Tickets: 651.291.7005

Posts Tagged love conquers all

At Its Core, A Love Story

The cast of Amy’s View in a rehearsal.
(Photo by Petronella J. Ytsma)

Amy’s View, currently on our Proscenium Stage until June 4, is sure to bring Park Square’s core audience to its happy place. It pairs two of the Twin Cities’ favorite actresses, Linda Kelsey and Tracey Maloney, in the leads as mother and daughter, respectively, in a regional premiere of a drama by playwright David Hare. A British play set in 1979 and spanning almost two decades, it hints at underlying social themes but is, at its core, a love story.

With daughter Amy’s premise that “love conquers all” running throughout the play, Amy’s View brought to my mind Erich Segal’s Love Story, which was both a film and novel. The book was released on Valentine’s Day in 1970, staying the top-selling fiction in the United States for the entire year. Jenny’s (its female lead) famous line, “Love means never having to say you’re sorry,” became a much debated catchphrase just as daughter Amy’s view will likely become for those who see the play.

Amy’s View features love in its numerous forms: romantic, platonic and, most specifically, familial. Each relationship is greatly tested, even stretching the limits of unconditional love to a questionable degree of self-sacrifice. You will leave asking, “Does love conquer all?”

Then you may also ask, “Who says so?” The writers of both Amy’s View and Love Story are male. “Love conquers all” may have first appeared as a Latin phrase–omnia vincit amor–in Eclogue X by the ancient Roman poet, Virgil.

Just as with “not having to say you’re sorry,” the notion of forgiveness–its necessity (or not) to move on becomes a central question in this play as well. How much can one endure before forgiveness comes off the table? What state of grace comes from keeping it on the table? Must it be earned or be unconditionally offered?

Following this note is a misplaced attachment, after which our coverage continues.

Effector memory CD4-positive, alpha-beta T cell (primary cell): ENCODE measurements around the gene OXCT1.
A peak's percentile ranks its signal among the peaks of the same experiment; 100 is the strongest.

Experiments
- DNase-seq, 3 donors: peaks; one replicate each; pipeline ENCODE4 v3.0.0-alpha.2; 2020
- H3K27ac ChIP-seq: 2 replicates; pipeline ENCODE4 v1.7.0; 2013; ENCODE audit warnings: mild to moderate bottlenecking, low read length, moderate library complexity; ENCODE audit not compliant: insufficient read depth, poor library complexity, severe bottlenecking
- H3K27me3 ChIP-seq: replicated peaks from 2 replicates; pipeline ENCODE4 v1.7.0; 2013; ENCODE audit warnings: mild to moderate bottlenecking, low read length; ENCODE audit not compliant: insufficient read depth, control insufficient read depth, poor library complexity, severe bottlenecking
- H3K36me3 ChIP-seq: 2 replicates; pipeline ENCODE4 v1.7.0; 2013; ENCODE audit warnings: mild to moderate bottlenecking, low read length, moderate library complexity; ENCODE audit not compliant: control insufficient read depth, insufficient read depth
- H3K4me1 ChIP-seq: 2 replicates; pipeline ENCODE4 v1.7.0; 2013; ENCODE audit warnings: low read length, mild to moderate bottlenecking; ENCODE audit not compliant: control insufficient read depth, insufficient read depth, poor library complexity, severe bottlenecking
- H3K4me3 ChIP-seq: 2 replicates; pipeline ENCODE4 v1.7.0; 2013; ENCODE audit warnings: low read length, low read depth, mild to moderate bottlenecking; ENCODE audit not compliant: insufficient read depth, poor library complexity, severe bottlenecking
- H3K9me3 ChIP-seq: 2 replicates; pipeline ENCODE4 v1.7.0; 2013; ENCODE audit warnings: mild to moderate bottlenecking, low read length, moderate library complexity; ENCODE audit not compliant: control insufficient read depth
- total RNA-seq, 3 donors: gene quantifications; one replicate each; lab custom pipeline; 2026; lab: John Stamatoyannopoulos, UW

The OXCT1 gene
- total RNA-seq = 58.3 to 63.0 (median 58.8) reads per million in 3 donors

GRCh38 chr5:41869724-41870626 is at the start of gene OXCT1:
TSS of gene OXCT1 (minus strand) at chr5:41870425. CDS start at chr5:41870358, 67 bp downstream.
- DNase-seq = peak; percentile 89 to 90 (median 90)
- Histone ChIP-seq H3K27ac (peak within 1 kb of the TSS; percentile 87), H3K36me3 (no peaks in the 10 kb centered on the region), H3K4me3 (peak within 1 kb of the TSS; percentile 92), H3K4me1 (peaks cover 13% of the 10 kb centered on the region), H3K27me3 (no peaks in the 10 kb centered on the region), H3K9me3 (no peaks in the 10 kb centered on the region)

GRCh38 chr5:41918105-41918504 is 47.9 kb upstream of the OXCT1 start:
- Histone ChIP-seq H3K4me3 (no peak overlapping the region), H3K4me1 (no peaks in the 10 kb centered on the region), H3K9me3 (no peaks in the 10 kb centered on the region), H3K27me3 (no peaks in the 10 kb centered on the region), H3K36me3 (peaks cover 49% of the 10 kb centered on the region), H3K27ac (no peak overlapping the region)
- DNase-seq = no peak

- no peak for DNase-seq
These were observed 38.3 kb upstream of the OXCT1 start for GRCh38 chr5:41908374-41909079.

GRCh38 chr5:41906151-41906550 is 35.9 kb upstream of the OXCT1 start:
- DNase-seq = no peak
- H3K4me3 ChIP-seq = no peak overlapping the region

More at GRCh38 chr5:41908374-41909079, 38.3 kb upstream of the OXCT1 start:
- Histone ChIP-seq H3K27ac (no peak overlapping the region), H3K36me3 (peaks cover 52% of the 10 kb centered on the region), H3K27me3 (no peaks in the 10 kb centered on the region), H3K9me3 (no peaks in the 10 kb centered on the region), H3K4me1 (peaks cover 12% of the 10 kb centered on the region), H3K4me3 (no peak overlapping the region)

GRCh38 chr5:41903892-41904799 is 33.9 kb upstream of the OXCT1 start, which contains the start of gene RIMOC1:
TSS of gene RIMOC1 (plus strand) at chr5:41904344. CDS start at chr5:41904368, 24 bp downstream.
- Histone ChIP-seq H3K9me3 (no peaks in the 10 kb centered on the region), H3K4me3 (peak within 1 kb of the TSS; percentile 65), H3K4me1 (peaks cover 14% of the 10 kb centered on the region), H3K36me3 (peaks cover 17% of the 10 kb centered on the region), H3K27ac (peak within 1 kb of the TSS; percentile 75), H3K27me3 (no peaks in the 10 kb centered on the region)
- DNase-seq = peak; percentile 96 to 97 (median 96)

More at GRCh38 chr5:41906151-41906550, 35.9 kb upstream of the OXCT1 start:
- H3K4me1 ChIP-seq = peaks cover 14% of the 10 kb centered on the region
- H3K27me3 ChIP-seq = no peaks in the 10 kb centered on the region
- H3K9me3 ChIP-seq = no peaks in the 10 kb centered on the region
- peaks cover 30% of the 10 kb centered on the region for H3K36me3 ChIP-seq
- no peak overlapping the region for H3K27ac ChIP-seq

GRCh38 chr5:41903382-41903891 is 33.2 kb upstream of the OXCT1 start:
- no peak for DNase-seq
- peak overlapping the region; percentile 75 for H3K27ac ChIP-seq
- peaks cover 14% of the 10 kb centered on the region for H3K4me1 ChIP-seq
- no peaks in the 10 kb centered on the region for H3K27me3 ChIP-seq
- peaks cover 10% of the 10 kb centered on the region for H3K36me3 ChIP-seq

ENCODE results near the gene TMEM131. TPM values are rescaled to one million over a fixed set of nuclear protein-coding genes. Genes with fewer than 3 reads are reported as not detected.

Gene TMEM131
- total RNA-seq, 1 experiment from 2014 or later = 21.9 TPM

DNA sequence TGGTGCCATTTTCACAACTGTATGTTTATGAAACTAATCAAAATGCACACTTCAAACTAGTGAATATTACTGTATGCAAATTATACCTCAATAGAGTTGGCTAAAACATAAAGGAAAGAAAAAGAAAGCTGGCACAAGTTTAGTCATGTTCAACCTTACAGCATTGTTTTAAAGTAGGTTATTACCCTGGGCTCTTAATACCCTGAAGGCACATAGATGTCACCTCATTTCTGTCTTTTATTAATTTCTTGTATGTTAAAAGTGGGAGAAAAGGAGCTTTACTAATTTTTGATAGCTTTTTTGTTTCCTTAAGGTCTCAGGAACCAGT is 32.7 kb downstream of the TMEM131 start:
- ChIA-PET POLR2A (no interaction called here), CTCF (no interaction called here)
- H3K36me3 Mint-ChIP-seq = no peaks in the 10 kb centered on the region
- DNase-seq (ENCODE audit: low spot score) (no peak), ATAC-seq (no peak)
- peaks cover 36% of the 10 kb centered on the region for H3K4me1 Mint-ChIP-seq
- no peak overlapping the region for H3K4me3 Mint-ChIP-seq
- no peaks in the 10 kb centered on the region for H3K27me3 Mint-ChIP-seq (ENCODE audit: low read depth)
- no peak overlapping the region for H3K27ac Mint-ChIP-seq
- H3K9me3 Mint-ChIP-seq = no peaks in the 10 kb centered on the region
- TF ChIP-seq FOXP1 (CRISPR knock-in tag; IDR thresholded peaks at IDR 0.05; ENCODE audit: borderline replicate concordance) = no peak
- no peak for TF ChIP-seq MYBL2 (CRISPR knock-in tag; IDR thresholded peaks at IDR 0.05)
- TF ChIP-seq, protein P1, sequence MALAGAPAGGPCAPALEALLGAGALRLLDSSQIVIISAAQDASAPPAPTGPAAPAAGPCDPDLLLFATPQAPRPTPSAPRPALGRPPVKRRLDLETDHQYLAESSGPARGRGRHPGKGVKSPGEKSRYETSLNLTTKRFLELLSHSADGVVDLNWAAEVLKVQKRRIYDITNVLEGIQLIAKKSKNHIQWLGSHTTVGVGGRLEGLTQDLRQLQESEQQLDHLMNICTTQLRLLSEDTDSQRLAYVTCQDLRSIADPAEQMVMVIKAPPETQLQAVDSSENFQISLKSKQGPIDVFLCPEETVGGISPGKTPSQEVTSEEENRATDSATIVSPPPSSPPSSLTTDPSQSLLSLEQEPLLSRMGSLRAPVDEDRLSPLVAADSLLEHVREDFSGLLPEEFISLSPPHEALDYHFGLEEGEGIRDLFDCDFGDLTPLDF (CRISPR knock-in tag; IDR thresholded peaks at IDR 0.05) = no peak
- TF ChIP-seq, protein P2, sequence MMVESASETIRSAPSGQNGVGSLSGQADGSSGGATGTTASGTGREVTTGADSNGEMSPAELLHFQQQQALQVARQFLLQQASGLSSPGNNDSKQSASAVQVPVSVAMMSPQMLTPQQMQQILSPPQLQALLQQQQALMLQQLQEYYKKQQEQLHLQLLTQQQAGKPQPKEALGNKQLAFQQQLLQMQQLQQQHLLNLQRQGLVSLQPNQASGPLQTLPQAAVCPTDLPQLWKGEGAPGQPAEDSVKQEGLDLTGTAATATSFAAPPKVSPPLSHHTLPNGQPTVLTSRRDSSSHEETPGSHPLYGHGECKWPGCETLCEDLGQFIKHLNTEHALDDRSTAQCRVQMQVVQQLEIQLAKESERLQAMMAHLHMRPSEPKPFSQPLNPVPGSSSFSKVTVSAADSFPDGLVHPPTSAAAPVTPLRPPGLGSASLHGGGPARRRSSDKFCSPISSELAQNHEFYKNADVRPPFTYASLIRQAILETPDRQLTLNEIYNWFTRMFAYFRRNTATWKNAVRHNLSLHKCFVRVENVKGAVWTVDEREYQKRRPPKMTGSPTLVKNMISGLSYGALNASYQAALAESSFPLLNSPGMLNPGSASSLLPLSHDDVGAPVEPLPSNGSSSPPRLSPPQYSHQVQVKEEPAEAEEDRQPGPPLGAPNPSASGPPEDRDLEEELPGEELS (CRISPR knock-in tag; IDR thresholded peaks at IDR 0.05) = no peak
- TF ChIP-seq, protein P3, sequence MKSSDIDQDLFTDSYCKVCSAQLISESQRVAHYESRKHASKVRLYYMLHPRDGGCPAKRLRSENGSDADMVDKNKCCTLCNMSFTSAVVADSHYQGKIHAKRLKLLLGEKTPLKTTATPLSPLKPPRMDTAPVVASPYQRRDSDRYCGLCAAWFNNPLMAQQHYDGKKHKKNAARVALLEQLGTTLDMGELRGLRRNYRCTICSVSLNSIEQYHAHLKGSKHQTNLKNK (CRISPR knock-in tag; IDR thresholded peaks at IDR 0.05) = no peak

As I’d heard Cathleen Fuller, who plays Linda’s mother-in-law, recently say about Amy’s View, “It’s a powerful piece!” As such, the play lends itself to lively discussion, so consider making a night out on the town as a pair or group with a post-show dinner or drinks. But be careful! What you say may cement a relationship for life or make yourself ask: “Who did I marry?” or “Is she really my mother?”

May you sit long, talk much, and have a great time!

 

Linda Kelsey Speaks for Herself (and Esme)


Having grown up watching Linda Kelsey on television and, in recent years, on stage where she fully embodies the characters that she portrays, it was with pleasure to have the opportunity to meet Linda being herself. Here before me was the harried Linda, running late after a longer-than-expected meeting then having to fight traffic to get to Park Square on time. Here was the gracious Linda still game to answer a few questions right before stepping into a rehearsal for Amy’s View, which will run on Park Square’s Proscenium Stage from May 12 to June 4.

In Amy’s View, set between 1979 to 1995, Linda plays Esme Allen, a grande dame of the London stage and mother to Amy, who firmly holds the view that love conquers all. However, Amy’s unwavering devotion to the narcissistic Dominic drives a wedge between herself and Esme. Though Esme loves Amy unconditionally, she cannot understand her daughter’s willingness to sublimate her own life for Dominic, a man whose primary focus above all else is to further his own professional aspirations, first as a critic lacking respect for theatre (versus popular media) and ultimately as a film director. Meanwhile, Esme also grapples with her own relationship with Frank Oddie, her neighbor and financial handler who desperately wants to marry her.

Amy’s View has a lot to offer as a good, old-fashioned play about people, relationships and ideas,” Linda said. “It’s beautifully written and a joy to speak the lines. Esme is also an extremely interesting woman to play. She touches my heart; she’s such a vulnerable human being, and I appreciate that.”

When asked if she believes in Amy’s view that love conquers all, Linda caught me off guard by, in turn, asking, “Do you mean me as Linda or as Esme?”

While really thinking “Linda,” I seized the chance to find out more by saying, “Both!”

Linda replied, “I believe it’s true but also a glib thing to say because it’s hard to live that out.”

Would you agree after having watched Amy’s View? Come and find out!

    tagline-color

Theatre News for you!

Sign up to get the latest Park Square news